Water – The risks are rising and governments must act

GLOBE-Net, September 2, 2913 -Water shortages and floods illustrate the risks posed by too little, or too much, water. By 2050 more than 40% of the world’s population will live under severe water stress and nearly 20% could be exposed to floods.

The economic value of assets at risk from floods is expected to be about USD 45 trillion by 2050. Water pollution is also increasing, adding to uncertainty about future water availability.

These water risks are exacerbated by climate change. Governments must manage them, so they do not jeopardise growing populations and cities, economic growth and food or energy security.

These are some of the key conclusions of a new OECD report Water Security for Better Lives which sets out a pioneering risk-based approach to water security and proposes practical steps to implement it. 

[stextbox id=”custom” float=”true” align=”right” width=”300″ bcolor=”58a6a3″ bgcolor=”58a6a3″ image=”null”]Governments need to speed up efforts to enhance efficiency and effectiveness in water management to better manage the risks of potential water shortages (including droughts), water excess (including floods), inadequate water quality, as well as the risk of undermining the resilience of freshwater systems (rivers, lakes, aquifers). OECD[/stextbox]

“Instead of just reacting to water crises, governments mustassess, target and manage water risks proactively”, urged OECD Secretary-General Angel Gurría.

“We have been forewarned – there is no doubt these risks are increasing. We must now arm ourselves with risk management strategies that will prevent water shortages and pollution and protect against the droughts and floods that are endangering human lives, ecosystems and economies.” 

The report, released on the eve of  Stockholm World Water Week – 1-6 September, notes that water security is ultimately about establishing an acceptable level of water risk by weighing the costs of improving water security against the expected benefits, and ensuring that responses are proportional to the magnitude of the risk.

Flexibility is important, allowing acceptable levels of risk to be adjusted to changing situations. For instance, New York City is reassessing its flood protection level following Hurricane Sandy and investing billions to avoid future disasters.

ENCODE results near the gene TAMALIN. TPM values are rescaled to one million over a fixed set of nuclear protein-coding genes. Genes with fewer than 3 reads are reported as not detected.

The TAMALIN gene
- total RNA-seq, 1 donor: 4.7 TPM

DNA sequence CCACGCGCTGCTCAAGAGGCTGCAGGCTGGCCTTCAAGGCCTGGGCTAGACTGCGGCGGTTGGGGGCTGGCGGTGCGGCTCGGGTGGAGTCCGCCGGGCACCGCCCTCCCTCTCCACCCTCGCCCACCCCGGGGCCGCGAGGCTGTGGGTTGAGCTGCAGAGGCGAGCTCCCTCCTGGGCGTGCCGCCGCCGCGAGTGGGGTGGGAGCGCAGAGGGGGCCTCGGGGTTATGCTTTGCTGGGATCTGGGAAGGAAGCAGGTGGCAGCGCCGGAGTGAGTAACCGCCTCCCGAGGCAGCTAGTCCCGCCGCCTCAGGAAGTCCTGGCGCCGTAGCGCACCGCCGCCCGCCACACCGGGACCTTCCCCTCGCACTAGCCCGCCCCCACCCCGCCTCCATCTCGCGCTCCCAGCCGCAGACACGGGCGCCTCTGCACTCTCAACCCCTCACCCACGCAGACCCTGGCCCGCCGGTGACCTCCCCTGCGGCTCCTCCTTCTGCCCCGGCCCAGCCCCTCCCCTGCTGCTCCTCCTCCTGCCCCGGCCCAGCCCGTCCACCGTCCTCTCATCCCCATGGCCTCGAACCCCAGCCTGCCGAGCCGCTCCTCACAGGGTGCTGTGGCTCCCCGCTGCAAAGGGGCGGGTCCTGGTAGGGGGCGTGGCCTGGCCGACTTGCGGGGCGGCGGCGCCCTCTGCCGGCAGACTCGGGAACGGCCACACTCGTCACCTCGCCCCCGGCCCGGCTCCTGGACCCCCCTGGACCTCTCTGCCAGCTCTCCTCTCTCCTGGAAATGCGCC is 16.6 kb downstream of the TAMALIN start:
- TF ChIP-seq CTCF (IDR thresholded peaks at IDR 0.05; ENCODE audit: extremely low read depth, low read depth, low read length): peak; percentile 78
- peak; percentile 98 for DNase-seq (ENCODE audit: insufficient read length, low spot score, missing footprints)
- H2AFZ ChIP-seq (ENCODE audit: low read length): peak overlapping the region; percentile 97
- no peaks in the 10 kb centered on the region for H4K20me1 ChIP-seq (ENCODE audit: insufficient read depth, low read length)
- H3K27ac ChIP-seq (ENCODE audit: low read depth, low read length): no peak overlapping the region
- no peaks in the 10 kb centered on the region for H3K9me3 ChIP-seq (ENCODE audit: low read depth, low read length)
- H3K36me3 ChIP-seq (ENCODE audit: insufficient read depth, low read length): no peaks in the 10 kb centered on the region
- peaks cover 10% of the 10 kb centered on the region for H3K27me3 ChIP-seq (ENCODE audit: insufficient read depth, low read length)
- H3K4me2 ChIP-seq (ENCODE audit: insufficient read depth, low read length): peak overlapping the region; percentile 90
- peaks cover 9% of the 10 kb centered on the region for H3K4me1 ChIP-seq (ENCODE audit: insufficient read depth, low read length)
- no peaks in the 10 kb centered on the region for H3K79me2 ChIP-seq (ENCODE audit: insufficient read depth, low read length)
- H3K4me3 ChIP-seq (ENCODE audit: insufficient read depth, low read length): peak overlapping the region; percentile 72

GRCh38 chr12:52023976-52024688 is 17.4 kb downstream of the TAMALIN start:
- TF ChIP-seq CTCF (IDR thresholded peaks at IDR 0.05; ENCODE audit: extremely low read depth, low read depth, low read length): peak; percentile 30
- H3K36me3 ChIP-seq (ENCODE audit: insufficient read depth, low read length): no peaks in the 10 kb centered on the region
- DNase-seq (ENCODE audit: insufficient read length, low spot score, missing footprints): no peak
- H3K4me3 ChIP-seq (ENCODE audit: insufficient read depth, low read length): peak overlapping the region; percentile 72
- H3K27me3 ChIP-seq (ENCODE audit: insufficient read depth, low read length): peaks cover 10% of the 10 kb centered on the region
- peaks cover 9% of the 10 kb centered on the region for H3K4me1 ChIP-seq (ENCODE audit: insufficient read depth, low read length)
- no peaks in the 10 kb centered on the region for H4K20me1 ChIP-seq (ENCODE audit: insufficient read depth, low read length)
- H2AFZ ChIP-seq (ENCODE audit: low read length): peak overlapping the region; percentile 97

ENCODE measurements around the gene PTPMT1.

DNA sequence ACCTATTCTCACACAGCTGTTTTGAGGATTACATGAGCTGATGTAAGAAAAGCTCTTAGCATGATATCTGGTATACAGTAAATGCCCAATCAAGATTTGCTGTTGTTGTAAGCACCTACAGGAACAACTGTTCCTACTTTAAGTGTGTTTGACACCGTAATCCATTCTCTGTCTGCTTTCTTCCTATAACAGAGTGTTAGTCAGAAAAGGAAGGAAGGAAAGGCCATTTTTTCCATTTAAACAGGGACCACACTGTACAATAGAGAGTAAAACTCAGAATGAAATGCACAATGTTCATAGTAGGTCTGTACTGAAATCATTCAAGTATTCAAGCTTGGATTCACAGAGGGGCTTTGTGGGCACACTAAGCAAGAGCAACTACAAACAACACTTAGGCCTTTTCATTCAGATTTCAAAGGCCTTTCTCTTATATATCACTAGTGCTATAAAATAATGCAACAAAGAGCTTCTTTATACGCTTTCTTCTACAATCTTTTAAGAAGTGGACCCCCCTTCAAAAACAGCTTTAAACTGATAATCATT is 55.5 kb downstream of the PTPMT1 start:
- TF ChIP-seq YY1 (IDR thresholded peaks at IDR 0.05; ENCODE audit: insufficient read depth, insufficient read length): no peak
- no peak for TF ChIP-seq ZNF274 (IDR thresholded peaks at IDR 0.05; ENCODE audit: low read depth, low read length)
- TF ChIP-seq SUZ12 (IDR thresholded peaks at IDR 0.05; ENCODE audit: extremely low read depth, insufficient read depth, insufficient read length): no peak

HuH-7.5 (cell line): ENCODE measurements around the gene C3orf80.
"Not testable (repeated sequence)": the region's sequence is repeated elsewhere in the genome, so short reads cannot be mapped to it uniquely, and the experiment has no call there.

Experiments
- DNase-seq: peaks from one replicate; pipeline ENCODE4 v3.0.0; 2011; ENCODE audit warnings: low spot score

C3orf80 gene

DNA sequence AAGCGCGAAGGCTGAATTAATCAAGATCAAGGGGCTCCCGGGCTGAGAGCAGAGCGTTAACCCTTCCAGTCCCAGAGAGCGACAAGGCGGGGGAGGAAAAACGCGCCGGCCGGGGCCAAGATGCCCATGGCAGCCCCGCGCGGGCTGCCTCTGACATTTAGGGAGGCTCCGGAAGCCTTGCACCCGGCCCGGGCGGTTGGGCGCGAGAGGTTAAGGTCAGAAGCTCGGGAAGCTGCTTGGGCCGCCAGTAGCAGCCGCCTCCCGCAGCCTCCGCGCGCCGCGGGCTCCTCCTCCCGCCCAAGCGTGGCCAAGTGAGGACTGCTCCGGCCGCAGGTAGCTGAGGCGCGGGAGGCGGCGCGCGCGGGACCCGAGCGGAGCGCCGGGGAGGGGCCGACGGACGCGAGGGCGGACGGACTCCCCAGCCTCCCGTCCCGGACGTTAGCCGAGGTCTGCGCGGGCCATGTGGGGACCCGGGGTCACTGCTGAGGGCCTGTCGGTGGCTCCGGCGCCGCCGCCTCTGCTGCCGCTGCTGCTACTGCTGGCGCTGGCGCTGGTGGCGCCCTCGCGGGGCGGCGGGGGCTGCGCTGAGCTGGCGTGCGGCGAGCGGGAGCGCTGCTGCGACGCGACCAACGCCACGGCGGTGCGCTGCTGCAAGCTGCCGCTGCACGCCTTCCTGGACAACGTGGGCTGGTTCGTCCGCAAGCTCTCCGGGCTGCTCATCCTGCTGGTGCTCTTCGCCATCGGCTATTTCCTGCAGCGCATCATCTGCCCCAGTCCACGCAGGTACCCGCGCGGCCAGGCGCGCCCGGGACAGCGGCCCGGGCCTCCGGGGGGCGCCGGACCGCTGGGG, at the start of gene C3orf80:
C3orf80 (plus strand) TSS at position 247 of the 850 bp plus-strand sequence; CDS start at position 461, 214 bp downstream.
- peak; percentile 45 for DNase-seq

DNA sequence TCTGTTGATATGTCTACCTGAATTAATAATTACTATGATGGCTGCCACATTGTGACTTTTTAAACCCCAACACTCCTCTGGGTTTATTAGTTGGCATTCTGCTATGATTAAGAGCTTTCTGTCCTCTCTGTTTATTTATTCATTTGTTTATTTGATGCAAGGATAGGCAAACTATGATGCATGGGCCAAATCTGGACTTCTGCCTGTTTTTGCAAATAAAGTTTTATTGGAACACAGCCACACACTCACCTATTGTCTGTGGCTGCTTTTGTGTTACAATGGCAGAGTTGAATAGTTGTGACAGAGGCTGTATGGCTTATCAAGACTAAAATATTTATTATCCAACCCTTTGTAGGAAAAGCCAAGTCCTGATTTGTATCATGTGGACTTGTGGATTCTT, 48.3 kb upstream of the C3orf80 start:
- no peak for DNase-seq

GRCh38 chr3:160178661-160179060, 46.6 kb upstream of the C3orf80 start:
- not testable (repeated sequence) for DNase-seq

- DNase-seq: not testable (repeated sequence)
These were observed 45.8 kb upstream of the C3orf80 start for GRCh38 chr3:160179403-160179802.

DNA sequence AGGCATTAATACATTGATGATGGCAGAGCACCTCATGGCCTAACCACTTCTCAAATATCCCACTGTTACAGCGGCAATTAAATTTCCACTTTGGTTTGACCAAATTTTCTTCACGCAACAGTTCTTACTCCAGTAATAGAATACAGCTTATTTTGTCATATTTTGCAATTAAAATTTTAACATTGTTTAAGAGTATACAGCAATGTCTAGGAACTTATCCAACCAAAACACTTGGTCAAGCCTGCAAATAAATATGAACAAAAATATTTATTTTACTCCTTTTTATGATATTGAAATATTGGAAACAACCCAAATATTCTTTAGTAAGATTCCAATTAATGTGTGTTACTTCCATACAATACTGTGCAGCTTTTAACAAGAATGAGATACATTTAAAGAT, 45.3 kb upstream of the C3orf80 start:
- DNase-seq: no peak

Key Success Factors

The key success factors are to know, target and manage the water risks:

● Know the risk. Identify water-related risks, the likelihood and potential impact of their occurrence, how people perceive them, and make sure stakeholders have the information they need to understand and address different kinds of water risks.

● Target the risk. Consider whether the additional benefits of improved water security warrant the additional costs to society of achieving these improvements, and set levels of water risk accordingly. Policy objectives other than water security (for example food security, energy security, climate security, protecting nature) and the interrelated nature of water risks should be considered when weighing the benefits and potential costs to society of a given level of water risk.

● Manage the risk. Implement a policy mix to reduce hazards and limit exposure and vulnerability in order to achieve acceptable levels of risk at the least possible economic cost. Economic instruments can play an important role, as they can fundamentally alter the incentives facing water users, provide explicit signals about the likelihood and potential cost of water risks, and provide financing to support actions to offset risks.

Managing water risks also require a coherent approach between water policies and sectoral and environmental policies.

GLOBE2014_white _logo _black _bg 1small‘The Search for Clean Abundant Water’ is a major Theme of  GLOBE 2014, the next in the celebrated  GLOBE Series of Conferences and Trade Fairs on the business of the environment taking place in  Vancouver Canada, March 26-28, 2014. Reserve your place now.  Check here for more details.

Climate change is, to a large extent, water change.

Water is the predominant means through which the impacts of climate change will be felt, notes the OECD. More torrential rains, floods and droughts can be expected in many areas. Changing precipitation patterns are shifting rainy seasons and affecting the timing and quantity of melt water from snow pack and glaciers.

Using a risk-based approach, another new OECD report Water and Climate Change Adaptation: Policies to Navigate Uncharted Waters reviews countries’ initiatives to adapt water management to climate change.

It reveals that nearly all countries project increasing water risks due to climate change, with extreme events (floods and/or droughts) cited as a primary concern by 32 countries and 23 saying water shortage is a key issue.

“Water is the most fundamental element of our daily lives, yet it is the most undervalued and mismanaged of all of our natural resources.” GLOBE 2014

About half the countries surveyed noted that climate change impacts on water supply and sanitation are a key concern, with a similar number highlighting concerns about the impacts on water quality.

Though countries are building the evidence base to inform decisions about water risks, faced with the impacts of climate change, they should do more to better target and manage them.

The results of the survey of initiatives by OECD countries to adapt water policies to climate change are available on line at www.oecd.org/env/resources/waterandclimatechange.htm.

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